Process/Using Stabilizing Branch
Towards the end of the release cycle bug fixes for the upcoming release must be committed in the stabilizing branch.
- Commit and push bug fixes to the
blender-v2.8X-releasestabilizing branch. This goes for Blender, add-ons and tests.
- Merge the stabilizing branch into
master, where the following release is being developed.
blender-v2.81-release branch is used as an example.
Commit to the Stabilizing Branch
Ensure you are on the correct stabilizing branch, and update to the latest changes.
git checkout blender-v2.81-release make update
make update will set all submodules and tests to their corresponding stabilizing branches. If you have local changes to Blender or submodules, it will skip updating those repositories. You'll need to commit (or remove) the local changes first.
Once you have your local
blender-v2.81-release up-to-date you can make your fix with the care you would do in normal
Once done, necessary commits to fix have been made, and you’ve checked everything is fine, you can push your changes. As a reminder: always commit _only_ that what _you_ have actually changed. If you see unrelated changes, just don’t stage nor commit.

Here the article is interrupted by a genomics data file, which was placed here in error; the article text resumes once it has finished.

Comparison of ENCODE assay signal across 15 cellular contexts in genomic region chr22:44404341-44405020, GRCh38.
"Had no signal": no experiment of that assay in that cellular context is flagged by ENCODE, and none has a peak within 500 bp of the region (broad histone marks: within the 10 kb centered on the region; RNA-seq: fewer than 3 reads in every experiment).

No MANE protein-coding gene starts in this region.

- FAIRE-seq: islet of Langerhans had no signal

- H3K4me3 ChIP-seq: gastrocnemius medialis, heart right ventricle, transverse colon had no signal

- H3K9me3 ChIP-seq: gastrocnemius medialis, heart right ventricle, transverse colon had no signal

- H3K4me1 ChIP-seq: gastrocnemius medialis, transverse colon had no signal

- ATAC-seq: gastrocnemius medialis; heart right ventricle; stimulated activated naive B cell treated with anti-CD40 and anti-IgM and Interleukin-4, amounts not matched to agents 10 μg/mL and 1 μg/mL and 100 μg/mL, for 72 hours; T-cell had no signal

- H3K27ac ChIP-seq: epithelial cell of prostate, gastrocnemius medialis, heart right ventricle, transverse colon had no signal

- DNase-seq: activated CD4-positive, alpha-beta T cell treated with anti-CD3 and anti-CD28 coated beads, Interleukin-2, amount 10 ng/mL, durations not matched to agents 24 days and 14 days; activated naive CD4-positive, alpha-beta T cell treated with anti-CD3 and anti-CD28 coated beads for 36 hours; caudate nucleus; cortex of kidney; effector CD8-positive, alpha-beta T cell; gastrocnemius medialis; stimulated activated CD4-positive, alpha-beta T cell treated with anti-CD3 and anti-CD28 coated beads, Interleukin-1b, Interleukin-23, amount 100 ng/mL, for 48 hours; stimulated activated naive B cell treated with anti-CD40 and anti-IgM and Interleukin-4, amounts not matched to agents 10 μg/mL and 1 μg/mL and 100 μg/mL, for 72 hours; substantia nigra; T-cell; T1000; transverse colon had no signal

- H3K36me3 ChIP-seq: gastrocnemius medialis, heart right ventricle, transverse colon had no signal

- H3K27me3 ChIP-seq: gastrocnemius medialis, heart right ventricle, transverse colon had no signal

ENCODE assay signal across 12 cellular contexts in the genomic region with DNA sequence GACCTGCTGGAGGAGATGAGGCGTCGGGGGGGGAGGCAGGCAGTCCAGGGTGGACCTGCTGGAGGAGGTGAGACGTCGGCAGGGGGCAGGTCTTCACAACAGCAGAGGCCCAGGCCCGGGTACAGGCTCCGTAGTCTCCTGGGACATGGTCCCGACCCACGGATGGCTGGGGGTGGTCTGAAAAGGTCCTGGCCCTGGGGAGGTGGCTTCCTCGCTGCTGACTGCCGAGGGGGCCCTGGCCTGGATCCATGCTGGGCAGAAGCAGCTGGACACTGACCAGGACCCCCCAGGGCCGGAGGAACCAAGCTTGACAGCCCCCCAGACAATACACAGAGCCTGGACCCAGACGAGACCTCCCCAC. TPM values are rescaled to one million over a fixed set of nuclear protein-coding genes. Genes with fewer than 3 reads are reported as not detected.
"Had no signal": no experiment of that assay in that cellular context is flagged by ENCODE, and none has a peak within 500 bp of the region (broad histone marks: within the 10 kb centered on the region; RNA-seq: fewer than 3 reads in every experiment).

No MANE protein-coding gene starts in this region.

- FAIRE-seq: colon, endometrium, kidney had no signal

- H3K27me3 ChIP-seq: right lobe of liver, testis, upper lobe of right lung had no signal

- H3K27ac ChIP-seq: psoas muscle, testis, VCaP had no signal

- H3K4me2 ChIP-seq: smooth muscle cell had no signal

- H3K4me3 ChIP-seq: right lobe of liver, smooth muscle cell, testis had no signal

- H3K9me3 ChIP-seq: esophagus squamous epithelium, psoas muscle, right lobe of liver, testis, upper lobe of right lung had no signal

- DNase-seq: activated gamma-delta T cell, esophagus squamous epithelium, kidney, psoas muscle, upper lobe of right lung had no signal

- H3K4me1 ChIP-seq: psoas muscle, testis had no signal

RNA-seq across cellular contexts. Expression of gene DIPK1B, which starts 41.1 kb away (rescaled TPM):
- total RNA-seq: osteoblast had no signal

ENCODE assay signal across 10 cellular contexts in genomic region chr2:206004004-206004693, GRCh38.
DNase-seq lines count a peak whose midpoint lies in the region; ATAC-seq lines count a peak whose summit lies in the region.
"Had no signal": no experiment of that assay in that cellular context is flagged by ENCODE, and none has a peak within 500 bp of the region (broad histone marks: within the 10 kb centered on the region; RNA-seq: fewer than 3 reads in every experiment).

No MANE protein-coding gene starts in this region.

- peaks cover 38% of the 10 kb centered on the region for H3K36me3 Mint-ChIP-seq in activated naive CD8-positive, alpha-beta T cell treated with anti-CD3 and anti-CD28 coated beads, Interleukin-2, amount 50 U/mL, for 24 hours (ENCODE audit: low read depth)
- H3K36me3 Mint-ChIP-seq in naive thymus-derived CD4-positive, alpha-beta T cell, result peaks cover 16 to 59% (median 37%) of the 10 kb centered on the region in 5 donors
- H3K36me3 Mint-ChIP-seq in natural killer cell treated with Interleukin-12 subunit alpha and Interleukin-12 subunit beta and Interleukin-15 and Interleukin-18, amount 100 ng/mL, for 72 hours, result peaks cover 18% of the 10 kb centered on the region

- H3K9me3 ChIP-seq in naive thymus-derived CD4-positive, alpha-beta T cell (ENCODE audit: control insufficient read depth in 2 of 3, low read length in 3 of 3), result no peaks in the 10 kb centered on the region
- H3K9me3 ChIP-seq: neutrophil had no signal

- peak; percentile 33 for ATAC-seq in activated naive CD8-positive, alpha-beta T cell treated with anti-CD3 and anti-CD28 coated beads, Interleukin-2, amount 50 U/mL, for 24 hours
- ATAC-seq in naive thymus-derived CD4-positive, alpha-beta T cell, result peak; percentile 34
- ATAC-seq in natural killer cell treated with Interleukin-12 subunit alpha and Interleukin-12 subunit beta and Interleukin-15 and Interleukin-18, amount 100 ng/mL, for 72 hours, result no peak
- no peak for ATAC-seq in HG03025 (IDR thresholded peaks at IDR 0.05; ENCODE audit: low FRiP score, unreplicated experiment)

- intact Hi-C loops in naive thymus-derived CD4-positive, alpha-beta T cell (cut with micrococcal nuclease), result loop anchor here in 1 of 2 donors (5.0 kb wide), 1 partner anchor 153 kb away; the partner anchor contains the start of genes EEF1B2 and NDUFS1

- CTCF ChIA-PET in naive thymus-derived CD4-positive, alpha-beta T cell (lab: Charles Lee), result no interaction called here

Now, there is a second step you need to do...
Merge to Master
Once you’ve successfully pushed your changes to
blender-v2.81-release it is time to also merge that change to
git checkout master make update
You should have latest
master now. You’re ready to merge:
git merge blender-v2.81-release
Pay attention to the output. Resolve conflicts if necessary. As always double-check your changes before pushing. If everything looks fine go ahead and push.
If you need to make fixes in a submodule, then do similar steps as above and handle pushes and merges with similar care. The only difference is that
make update is not needed.